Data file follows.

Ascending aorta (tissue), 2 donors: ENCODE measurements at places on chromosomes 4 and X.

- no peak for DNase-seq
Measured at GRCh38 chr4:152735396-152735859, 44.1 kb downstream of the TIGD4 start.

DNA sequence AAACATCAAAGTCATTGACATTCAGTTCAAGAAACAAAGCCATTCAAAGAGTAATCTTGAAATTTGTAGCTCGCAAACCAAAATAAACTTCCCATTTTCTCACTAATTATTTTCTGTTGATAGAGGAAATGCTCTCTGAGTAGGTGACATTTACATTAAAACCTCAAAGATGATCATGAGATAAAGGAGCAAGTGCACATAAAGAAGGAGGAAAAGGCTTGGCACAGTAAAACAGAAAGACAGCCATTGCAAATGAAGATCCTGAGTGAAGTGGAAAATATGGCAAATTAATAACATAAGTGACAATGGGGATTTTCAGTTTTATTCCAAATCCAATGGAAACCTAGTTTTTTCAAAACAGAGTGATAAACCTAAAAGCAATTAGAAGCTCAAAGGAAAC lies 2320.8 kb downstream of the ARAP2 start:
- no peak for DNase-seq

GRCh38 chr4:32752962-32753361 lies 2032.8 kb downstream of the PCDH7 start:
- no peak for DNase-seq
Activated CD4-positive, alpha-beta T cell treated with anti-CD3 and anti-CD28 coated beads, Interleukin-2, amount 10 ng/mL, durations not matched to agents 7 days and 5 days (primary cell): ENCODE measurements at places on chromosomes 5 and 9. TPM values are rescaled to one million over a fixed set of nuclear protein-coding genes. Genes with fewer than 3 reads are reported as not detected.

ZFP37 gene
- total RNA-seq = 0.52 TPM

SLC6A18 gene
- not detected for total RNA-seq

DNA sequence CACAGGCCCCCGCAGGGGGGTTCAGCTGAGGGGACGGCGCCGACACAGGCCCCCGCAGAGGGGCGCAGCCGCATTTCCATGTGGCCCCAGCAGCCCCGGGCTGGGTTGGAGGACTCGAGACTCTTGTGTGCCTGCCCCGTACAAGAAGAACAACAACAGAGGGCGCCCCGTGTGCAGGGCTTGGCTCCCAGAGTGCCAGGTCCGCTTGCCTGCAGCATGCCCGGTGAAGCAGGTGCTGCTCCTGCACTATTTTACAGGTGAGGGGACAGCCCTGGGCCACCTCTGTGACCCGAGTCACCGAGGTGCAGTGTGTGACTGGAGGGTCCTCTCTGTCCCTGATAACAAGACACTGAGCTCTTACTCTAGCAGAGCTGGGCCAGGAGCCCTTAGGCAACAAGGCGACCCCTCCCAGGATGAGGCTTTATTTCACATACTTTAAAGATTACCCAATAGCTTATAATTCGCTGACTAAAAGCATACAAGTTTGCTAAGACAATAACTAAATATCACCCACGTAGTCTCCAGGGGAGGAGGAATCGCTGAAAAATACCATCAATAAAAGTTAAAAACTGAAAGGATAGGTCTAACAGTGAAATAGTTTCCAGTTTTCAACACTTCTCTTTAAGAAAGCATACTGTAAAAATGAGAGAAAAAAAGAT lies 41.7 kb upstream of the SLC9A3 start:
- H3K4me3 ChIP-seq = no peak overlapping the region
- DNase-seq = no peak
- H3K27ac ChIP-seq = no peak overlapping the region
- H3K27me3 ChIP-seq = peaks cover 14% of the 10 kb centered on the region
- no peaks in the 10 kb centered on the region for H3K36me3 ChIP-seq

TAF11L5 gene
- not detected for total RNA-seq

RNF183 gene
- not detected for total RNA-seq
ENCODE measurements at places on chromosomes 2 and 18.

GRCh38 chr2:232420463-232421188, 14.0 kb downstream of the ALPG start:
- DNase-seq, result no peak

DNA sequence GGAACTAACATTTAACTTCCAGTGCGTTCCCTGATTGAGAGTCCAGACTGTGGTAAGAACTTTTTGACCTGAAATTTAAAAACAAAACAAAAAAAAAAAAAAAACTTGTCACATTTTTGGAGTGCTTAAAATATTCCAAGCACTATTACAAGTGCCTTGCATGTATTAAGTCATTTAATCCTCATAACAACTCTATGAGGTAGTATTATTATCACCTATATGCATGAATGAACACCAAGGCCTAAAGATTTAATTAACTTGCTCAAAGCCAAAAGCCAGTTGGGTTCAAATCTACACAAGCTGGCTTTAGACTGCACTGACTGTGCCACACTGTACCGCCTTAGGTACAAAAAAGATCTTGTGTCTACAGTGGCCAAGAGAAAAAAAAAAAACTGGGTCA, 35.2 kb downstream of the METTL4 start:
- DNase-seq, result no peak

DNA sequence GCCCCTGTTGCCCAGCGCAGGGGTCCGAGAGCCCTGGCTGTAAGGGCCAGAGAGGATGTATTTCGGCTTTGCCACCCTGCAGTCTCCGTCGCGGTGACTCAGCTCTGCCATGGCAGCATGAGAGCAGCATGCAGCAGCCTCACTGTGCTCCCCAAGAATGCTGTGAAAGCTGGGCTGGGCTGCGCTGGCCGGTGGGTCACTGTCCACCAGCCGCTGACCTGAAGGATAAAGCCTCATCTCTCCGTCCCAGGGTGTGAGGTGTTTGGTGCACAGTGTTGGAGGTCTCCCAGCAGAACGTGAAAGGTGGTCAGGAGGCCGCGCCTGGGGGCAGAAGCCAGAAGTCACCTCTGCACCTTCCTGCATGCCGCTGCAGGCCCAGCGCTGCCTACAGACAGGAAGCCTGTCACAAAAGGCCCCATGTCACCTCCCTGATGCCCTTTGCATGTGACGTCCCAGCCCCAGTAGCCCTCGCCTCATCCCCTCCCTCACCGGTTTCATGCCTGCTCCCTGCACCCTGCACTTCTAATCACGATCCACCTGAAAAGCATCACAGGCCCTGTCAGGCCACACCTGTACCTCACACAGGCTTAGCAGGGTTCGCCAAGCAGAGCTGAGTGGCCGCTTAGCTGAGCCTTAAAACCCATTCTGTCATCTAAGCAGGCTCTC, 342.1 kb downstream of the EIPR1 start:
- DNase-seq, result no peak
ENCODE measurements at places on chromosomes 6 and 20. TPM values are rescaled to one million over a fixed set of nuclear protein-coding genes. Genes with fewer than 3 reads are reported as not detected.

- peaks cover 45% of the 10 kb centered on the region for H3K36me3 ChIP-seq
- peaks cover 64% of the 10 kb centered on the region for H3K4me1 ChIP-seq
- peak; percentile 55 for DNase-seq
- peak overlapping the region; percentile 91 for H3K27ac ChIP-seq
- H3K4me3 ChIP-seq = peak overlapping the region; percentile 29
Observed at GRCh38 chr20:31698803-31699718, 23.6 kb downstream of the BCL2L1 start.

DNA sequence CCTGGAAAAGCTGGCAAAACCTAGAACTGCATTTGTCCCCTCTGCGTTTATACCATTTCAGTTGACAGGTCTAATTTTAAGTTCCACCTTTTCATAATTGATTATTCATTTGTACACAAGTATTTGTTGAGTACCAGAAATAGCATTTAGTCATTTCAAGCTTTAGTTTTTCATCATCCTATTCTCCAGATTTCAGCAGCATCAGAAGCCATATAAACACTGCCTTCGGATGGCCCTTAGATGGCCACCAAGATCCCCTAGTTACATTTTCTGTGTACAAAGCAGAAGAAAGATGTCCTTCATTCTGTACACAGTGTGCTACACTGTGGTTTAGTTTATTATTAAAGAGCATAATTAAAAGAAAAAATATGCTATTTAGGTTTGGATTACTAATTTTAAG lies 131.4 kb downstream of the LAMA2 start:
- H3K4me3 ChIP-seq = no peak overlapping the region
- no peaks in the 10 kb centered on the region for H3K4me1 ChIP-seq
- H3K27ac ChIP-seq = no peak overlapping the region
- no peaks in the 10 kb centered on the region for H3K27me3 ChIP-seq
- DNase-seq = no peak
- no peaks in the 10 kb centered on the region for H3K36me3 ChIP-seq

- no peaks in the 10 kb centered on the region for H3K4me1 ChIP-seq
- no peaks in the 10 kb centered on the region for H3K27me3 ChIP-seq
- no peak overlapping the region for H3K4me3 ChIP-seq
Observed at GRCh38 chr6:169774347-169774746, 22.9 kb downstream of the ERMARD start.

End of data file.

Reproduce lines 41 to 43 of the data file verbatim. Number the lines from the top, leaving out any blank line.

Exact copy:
- no peaks in the 10 kb centered on the region for H3K27me3 ChIP-seq
- DNase-seq = no peak
- no peaks in the 10 kb centered on the region for H3K36me3 ChIP-seq